Violence is an unfortunate and disheartening reality in the workplace. In fact, it’s one of the fastest growing threats to employee safety. Between 2000 and 2013, 70% of active shooter incidents in the United States occurred in business or educational environments.
Regardless of where they take place, heavily publicized acts of public violence can create uneasiness – or outright fear – within your workplace. To do their best work, employees must feel safe and supported. Unfortunately, violence is a complicated issue, and training alone cannot solve the problem. But the right preparedness strategy can help employees know how to respond if a violent event does take place.
Violence preparedness training is already provided in many workplaces. However, it’s often buried within a mountain of topics during the onboarding process. The good news is this is not a subject that employees have to deal with on a regular basis. But this also means the chance of people remembering what they were trained to do weeks, months or years ago is very slim. If the unthinkable were to happen, they could be left unprepared and at greater risk.
Awareness is essential when it comes to workplace safety
To help people become capable of quickly and confidently responding to a violent situation, topics such as active shooter response must be reinforced consistently and continuously with every employee. Many popular tactics, such as manager talking points or annual retraining, are insufficient. This critical information must be revisited more frequently using real-world scenarios and decision-making activities to make sure the right practices are top of mind and can be applied if and when needed.
By leveraging continuous, adaptive learning that fits within the employee workflow, your organization can also quickly deploy refresher training in response to a highly publicized event or active threat. This was the case for US retailer Bloomingdale’s when they rapidly deployed active shooter training to their frontline in the days following the Paris terror attacks in 2015. The company was already providing associates with targeted daily training on safety and loss prevention topics via mobile devices and point of sale systems. Within 24 hours of the Paris incident, they were able to deploy high-priority refresher training on active shooter preparedness to all of their associates. This not only provided employees with the information needed to respond to a potential situation, but it also served as a reminder of how important employee and guest safety are for the company.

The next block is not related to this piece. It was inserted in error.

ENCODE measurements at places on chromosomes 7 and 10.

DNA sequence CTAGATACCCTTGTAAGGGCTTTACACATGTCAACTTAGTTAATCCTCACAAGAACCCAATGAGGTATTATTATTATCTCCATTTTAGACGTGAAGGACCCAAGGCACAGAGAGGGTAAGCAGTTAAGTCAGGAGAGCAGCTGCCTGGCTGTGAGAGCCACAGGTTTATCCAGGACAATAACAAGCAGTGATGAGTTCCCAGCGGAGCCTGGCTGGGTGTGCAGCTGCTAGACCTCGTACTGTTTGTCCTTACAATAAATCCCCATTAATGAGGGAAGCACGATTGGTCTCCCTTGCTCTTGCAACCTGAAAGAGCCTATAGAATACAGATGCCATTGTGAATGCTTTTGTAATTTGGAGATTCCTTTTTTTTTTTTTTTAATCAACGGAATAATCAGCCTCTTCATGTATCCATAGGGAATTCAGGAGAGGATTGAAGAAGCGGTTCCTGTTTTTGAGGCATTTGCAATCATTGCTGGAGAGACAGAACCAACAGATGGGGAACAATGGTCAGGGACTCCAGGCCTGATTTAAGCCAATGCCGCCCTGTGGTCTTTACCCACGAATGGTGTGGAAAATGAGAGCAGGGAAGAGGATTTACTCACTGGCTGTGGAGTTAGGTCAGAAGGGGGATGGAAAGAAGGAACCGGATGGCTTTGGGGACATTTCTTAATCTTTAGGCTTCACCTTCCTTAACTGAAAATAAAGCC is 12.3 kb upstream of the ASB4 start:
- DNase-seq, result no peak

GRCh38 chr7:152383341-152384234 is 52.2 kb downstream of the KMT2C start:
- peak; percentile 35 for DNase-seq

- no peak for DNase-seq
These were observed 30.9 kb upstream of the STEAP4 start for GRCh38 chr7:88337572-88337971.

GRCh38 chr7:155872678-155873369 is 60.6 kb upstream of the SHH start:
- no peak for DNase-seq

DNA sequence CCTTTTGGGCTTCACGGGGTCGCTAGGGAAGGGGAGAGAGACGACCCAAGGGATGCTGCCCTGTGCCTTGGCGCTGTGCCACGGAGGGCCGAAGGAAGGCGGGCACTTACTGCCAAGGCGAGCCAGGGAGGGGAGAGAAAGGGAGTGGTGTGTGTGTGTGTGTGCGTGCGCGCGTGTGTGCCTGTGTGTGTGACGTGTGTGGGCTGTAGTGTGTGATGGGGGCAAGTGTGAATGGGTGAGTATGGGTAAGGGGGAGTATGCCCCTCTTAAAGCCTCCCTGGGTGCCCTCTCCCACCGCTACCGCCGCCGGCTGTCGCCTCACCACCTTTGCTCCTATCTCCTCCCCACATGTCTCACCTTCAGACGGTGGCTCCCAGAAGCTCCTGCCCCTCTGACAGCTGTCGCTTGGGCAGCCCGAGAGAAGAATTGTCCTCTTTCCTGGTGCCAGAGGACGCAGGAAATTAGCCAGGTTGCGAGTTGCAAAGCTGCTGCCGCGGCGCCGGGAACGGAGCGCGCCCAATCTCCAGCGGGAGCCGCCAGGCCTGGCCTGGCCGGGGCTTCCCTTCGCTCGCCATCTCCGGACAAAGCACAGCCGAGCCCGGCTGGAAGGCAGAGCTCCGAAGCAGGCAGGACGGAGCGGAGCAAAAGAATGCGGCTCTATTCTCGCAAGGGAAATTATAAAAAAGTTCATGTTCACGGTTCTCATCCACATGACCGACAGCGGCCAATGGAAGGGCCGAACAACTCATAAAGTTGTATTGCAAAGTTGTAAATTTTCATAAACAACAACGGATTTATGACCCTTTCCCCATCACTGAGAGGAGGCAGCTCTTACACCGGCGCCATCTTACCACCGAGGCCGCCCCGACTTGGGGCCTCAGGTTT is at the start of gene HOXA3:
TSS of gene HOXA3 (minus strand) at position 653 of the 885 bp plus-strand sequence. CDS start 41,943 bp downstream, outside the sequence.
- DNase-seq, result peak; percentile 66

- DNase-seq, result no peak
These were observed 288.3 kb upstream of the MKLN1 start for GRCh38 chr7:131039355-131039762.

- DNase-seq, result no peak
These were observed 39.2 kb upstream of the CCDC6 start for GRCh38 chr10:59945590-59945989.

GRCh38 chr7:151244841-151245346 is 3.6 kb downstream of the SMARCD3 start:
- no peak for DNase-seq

Your employees already have plenty of problems to deal with on the job. Violence should not be one of them, but we have to confront the societal reality. We should make every effort to prevent violence from entering our workplaces. We should engage our public leaders to address the root causes of the issue.
But ultimately, it is also the responsibility of every employer to make sure their people know what to do if an act of violence takes place at work. Modern learning tactics, such as adaptive learning and ongoing reinforcement, can dramatically improve every employee’s sense of preparedness and make sure they remember the critically important information you hope they never need.
For more information on how to design a continuous, targeted approach to workplace learning, check out our Ultimate Guide to Microlearning.